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The Guilfordian

The student news site of Guilford College

The Guilfordian

The student news site of Guilford College

The Guilfordian

The Ebola virus spreads from patient zero to over 3,000

Who is patient zero? In epidemiological investigations, doctors often use the term to refer to the first documentated case. According to CNN Health and The New England Journal of Medicine, patient zero of the recent Ebola outbreak was a young villager from Guinea.

First identified in equatorial areas of Sudan and Zaire in 1976, the deadly Ebola virus has identified itself once again in a new location: Senegal, the epicenter for international transit.

Despite strict quarantines on Ebola outbreaks, research scientists across the world believe that it is impossible to prevent the spread of fever in such a short period of time. Scientists at Harvard University, in conjunction with the Centers for Disease Control and Prevention, were able to map out the genomes of infected patients.

An Al Jazeera article written by Digital News Producer Renee Lewis, “Scientists Map Ebola Virus Genome in Quest for Treatment” reported the analysis of over 99 Ebola virus genomes, which supported the understanding of how the virus was transmitted and evolved up until this time.

Ebola Hemorrhagic Fever, a zoonotic pathogen, is passed through various rodents and monkeys that carry the infection. Moreover, recent publications in peer-reviewed journal Emerging Infectious Diseases state that “3.5 percent of bats were positive for antibodies against Ebola Zaire and Reston viruses,” which alludes to EHF wildlife reservoirs.

“Ebola viruses, members of the filovirus family, have been found mostly in Africa,” said Daniel Christen, visiting assistant professor of chemistry, who specializes in Medicinal chemistry and history of diseases. “Among humans, the most common route of transmission is through direct contact with a symptomatic patient, bodily fluids from a patient or a diseased patient.”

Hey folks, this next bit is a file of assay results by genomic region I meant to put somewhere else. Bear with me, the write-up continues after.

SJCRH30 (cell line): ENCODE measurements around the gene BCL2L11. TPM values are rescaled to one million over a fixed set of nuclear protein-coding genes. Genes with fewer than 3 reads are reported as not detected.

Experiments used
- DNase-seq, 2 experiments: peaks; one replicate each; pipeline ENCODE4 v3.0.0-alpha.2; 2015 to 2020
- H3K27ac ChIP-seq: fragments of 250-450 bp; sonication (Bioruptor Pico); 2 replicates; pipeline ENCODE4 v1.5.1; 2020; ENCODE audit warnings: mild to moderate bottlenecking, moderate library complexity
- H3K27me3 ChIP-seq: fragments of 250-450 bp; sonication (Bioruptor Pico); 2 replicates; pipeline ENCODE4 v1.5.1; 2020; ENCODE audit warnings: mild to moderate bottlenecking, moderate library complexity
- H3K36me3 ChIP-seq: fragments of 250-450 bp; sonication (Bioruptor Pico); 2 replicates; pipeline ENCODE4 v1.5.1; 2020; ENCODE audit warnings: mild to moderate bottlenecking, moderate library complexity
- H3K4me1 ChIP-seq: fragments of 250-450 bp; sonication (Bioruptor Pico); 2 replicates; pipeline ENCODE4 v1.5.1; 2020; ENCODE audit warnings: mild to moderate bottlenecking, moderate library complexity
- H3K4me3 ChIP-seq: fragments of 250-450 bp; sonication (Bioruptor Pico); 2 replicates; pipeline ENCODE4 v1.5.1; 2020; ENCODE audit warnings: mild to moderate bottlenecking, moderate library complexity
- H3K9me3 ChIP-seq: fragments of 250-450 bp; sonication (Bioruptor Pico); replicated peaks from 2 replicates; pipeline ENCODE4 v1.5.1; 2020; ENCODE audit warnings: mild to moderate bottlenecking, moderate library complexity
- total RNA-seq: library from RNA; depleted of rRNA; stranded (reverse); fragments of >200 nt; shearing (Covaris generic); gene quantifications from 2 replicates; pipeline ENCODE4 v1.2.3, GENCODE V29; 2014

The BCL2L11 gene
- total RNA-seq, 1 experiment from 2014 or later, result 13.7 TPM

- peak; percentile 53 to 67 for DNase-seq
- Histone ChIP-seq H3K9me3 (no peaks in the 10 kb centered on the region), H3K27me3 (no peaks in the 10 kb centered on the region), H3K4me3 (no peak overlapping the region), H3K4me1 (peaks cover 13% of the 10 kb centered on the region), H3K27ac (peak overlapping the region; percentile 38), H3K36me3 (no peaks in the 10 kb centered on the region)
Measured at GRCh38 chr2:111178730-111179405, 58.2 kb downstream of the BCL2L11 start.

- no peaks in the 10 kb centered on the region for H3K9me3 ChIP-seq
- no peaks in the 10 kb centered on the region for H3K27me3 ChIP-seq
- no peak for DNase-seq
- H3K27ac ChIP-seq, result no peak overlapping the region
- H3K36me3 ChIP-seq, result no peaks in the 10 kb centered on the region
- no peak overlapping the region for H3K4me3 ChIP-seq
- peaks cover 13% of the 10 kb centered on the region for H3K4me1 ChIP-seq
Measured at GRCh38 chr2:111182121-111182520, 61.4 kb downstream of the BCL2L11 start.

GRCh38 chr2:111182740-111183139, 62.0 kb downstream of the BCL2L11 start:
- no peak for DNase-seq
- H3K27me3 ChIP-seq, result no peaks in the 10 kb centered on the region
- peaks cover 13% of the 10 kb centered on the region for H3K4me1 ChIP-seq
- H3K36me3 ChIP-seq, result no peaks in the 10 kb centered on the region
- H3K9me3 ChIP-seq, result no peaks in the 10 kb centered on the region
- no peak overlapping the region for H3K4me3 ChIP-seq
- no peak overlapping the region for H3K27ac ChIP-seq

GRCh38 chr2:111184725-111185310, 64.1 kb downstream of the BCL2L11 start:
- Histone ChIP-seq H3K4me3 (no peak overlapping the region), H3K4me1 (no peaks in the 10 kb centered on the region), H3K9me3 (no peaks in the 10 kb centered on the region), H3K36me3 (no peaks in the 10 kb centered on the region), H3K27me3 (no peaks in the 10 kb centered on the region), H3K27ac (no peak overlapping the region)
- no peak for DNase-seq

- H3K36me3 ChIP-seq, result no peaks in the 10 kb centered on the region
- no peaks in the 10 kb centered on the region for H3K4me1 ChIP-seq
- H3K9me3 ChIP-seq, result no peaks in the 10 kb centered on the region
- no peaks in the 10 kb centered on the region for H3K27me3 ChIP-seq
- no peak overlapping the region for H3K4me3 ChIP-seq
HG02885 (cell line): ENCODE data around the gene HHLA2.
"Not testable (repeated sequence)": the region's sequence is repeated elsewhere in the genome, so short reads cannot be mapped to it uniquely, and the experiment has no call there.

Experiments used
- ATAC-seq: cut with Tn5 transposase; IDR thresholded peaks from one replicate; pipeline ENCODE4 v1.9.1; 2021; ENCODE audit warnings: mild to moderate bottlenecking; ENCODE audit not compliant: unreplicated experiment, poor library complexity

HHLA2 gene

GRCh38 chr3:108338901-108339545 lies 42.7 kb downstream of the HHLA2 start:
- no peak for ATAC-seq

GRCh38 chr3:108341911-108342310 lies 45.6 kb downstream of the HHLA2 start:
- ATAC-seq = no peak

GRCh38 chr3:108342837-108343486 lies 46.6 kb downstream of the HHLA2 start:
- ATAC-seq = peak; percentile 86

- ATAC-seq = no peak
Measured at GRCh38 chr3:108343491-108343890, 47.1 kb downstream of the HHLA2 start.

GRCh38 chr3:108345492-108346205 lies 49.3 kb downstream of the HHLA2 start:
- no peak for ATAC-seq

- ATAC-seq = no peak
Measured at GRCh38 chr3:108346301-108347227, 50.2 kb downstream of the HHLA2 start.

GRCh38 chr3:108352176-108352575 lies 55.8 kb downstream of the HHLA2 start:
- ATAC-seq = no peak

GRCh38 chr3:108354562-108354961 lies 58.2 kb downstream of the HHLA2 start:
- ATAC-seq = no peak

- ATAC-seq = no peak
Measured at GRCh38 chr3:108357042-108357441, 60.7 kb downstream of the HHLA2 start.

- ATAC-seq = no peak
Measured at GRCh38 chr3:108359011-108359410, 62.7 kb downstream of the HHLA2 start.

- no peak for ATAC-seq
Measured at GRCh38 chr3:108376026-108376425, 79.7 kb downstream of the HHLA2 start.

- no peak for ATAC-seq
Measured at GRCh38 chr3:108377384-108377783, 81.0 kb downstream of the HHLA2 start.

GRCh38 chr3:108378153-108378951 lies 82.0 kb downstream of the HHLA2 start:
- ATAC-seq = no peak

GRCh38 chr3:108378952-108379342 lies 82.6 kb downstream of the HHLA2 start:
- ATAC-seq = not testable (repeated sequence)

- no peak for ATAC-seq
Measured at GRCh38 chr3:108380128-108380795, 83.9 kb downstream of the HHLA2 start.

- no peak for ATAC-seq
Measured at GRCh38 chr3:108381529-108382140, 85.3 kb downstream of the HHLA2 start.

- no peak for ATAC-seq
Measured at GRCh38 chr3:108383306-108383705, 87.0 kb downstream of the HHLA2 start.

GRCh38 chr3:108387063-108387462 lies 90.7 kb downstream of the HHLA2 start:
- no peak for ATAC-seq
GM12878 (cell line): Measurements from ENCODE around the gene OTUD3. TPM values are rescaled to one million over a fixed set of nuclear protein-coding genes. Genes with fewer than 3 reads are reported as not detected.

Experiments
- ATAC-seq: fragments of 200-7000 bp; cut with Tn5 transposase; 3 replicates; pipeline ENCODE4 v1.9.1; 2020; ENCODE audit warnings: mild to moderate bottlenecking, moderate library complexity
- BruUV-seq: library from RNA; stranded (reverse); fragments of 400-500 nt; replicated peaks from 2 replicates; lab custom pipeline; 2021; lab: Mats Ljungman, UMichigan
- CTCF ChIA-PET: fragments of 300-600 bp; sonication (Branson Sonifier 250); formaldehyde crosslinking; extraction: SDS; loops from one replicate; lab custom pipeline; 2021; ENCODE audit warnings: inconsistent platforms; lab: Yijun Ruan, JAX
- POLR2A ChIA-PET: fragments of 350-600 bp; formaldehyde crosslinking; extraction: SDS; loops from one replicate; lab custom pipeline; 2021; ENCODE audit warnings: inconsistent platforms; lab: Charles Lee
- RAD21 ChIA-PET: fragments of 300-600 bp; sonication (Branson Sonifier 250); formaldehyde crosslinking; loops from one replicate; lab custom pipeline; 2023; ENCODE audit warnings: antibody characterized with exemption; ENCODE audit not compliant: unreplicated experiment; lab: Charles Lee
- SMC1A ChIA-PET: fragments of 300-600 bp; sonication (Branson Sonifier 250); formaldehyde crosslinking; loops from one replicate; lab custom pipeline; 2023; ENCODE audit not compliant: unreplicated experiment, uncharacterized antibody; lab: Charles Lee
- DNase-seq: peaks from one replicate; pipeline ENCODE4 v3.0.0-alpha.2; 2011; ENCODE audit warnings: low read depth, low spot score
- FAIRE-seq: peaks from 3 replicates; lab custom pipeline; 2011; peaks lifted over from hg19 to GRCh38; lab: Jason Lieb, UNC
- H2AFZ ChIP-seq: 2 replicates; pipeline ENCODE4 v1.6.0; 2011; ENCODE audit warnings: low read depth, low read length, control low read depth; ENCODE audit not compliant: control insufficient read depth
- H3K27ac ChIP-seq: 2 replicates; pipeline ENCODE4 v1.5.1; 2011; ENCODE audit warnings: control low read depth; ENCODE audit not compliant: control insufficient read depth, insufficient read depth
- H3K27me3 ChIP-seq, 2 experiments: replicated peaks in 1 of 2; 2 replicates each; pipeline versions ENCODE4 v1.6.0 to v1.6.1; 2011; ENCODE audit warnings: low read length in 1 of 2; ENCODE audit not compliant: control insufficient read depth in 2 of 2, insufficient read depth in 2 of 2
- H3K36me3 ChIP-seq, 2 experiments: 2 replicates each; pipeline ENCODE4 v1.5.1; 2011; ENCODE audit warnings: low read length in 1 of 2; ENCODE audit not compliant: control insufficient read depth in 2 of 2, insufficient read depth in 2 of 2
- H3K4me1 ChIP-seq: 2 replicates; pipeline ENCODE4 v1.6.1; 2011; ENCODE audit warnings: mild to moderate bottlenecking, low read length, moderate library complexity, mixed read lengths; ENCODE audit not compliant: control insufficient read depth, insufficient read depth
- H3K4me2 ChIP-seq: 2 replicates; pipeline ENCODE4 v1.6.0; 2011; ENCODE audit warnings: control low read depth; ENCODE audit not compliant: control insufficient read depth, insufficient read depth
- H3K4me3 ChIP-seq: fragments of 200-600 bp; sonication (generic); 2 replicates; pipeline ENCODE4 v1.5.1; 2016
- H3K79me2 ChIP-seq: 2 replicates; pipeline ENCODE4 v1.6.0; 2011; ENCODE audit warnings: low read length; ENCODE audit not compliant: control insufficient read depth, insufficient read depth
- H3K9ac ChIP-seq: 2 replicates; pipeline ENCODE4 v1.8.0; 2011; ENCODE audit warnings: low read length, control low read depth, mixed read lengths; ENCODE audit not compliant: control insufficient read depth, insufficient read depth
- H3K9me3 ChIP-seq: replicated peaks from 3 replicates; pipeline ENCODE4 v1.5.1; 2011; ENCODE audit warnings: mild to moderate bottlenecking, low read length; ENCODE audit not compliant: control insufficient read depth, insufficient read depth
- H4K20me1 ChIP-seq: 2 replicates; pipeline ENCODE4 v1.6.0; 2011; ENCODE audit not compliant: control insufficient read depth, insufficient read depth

The Ebola virus is caused by filoviruses that encrypt their genome into single-stranded negative-sense RNA. The Ebola virus evolves with formation of virions, filamentous infectious viral particles, which consequently infuse into receptors of the cell’s surface to release the virus into the cell. The result is evasion of the immune system.

“In order for viruses to infect and multiply, they need to gain entry into host cells,” said Michele Malotky, department chair and associate professor of biology. “Once they have gained entry, they hijack the cell’s machinery and reprogram the cells to become viral factories.   There are currently a number of labs striving to identify these cellular receptors and generate antibodies that block the ability of the virus to bind and enter.”

Meanwhile, EHF epidemiological studies have traced the Ebola virus back to patient zero of 2014 to suggest that it was a two-year-old boy from the village Gueckedou in Guinea who started the chain reaction of events that led to the spread of Ebola throughout the region. After suffering for four days, the boy consequentially infected his family, who then infected other villages in Guinea, which finally led to the spread of Ebola in the nations of Sierra Leone and Liberia.

With an unusual 2014 index case, the Ebola virus became unprecedented when the death toll in West Africa reached 2,097 out of 3,944 present cases. Since, the spread of EHF has prompted international airlines, border stations and ports to take measures to avoid possible contagion.

Scientists still do not understand how Ebola zoonotic pathogens were transmitted from animals to humans. As a result, the zoonotic pathogens now jump from human to human as they spread across the globe.

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